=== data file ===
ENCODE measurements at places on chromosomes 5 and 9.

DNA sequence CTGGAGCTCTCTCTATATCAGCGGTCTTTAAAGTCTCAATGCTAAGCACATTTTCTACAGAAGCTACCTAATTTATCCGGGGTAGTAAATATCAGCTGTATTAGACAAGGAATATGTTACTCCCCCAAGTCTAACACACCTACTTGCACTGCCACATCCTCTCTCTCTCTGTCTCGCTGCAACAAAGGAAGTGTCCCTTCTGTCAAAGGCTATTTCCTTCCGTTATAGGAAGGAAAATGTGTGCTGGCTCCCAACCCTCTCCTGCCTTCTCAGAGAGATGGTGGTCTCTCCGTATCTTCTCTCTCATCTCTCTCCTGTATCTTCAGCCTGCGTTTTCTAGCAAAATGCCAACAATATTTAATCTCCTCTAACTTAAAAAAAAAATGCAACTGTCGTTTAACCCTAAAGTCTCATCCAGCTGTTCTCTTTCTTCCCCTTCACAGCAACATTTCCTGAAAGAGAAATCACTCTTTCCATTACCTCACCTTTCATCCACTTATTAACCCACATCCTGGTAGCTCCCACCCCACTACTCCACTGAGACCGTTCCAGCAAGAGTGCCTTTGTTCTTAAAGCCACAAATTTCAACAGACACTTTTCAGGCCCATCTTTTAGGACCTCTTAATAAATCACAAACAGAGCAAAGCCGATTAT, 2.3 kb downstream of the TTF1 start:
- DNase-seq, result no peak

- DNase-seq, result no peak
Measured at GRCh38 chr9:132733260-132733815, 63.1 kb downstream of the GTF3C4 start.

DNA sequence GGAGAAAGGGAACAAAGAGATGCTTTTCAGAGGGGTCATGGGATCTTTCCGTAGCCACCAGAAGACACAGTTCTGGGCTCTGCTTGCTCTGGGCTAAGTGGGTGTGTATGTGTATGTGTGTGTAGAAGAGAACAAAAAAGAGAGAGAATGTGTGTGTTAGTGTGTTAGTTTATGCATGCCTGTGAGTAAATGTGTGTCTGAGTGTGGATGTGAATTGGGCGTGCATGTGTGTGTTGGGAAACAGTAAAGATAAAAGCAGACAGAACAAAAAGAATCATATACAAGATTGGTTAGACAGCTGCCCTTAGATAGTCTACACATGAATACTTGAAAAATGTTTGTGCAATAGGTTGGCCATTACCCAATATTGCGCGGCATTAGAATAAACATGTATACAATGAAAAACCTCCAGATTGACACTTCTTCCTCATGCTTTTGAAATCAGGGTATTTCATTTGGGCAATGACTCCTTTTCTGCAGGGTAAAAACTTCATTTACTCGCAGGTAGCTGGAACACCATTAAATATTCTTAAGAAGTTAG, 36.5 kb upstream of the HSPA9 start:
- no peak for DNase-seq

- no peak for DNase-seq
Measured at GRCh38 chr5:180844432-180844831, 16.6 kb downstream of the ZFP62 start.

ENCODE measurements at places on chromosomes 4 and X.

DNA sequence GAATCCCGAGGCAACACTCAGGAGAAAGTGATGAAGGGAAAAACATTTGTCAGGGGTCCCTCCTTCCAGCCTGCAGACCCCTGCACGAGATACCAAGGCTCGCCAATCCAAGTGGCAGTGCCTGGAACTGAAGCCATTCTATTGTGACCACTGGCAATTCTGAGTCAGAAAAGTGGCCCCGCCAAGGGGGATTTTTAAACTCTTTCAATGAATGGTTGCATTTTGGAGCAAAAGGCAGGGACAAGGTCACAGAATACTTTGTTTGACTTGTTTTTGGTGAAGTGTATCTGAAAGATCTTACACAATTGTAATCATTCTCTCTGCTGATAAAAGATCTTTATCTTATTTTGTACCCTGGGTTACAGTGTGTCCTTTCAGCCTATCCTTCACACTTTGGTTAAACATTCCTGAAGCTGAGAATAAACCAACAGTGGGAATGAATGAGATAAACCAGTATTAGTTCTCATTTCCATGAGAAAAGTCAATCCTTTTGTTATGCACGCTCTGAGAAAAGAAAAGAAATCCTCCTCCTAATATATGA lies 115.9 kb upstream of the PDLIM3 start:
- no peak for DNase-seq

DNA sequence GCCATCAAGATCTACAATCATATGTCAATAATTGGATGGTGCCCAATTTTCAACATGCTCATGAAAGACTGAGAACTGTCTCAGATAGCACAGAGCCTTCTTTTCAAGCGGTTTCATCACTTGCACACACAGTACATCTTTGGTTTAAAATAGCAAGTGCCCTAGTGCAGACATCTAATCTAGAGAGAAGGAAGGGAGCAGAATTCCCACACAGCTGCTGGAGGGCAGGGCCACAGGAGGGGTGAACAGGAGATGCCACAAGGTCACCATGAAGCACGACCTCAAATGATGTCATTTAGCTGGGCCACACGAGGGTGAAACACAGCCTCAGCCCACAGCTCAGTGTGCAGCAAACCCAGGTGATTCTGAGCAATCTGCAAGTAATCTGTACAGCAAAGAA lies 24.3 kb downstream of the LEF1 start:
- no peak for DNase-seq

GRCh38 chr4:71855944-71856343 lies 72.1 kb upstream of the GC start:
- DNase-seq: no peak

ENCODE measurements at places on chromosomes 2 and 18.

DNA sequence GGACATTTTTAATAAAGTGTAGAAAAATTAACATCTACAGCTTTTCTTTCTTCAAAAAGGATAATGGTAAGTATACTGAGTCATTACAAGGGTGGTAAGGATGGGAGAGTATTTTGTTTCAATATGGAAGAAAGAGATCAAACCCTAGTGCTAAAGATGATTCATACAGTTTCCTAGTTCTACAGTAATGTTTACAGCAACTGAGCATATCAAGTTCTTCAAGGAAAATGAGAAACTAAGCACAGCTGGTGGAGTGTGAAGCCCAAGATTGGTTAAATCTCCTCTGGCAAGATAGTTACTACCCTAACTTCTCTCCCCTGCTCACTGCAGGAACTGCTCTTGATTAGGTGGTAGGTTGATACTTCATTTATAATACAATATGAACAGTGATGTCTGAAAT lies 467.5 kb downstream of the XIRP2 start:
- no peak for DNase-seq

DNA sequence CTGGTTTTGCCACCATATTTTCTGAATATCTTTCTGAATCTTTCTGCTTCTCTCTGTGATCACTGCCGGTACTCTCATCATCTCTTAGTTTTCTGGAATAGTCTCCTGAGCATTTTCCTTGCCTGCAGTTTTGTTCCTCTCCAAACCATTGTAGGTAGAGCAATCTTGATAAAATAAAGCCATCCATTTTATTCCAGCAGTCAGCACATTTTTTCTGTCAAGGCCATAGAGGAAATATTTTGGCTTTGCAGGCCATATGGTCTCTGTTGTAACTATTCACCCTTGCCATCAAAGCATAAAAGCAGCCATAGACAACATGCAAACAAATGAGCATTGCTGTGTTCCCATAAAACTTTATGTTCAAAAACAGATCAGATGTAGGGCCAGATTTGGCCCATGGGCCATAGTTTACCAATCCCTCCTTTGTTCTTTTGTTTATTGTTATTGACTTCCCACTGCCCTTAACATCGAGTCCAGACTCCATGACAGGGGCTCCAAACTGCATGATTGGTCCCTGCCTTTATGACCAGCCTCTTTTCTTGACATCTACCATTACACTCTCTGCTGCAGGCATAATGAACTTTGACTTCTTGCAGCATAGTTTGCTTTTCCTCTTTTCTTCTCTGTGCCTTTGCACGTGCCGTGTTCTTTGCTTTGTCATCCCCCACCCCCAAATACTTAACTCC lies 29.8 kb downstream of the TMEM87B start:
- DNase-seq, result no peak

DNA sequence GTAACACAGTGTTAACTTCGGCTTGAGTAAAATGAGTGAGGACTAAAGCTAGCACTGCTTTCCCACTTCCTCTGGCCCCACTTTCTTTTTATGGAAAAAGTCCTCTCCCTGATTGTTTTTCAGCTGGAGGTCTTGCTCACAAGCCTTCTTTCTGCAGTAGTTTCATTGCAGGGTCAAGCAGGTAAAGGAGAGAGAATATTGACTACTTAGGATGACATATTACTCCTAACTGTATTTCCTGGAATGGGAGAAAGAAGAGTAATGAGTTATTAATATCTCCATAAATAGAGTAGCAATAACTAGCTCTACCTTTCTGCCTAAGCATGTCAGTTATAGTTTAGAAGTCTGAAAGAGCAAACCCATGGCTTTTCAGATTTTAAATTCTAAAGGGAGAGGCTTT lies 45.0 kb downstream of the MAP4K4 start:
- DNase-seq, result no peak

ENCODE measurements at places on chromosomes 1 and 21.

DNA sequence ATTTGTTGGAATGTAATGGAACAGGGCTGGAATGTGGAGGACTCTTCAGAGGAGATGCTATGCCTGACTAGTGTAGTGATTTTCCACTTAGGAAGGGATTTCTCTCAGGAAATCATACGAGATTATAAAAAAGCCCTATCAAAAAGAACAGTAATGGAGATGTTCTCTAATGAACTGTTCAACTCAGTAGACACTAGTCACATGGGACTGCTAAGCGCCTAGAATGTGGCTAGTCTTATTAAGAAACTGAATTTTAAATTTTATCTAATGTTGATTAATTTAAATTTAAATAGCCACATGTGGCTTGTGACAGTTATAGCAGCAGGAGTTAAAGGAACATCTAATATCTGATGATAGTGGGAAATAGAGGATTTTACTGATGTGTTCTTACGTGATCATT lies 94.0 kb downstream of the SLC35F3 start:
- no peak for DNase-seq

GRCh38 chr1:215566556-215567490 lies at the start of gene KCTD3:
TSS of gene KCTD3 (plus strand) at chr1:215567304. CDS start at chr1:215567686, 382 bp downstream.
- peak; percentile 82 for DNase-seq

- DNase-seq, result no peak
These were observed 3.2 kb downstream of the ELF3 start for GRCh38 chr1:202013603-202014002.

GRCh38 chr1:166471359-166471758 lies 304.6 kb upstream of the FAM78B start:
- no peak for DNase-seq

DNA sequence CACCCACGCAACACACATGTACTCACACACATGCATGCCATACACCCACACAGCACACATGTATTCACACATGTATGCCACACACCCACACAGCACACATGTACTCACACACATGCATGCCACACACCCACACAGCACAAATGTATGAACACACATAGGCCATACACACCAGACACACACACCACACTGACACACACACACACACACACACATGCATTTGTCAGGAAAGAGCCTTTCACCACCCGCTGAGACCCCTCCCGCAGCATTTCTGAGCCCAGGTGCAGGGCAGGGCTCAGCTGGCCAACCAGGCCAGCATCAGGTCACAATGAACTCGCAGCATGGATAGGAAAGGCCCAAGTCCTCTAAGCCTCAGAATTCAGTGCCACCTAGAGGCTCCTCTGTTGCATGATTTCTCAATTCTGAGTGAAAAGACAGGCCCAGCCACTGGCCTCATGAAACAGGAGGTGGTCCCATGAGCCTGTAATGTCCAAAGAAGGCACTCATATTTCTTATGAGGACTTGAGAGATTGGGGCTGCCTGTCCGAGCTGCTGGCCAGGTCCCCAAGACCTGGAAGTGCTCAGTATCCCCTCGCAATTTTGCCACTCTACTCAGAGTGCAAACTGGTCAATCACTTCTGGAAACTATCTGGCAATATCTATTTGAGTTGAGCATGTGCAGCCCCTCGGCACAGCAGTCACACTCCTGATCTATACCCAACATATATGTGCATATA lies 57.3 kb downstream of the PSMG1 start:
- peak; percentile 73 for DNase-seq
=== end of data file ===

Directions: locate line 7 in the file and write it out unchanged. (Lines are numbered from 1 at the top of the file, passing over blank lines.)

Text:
- no peak for DNase-seq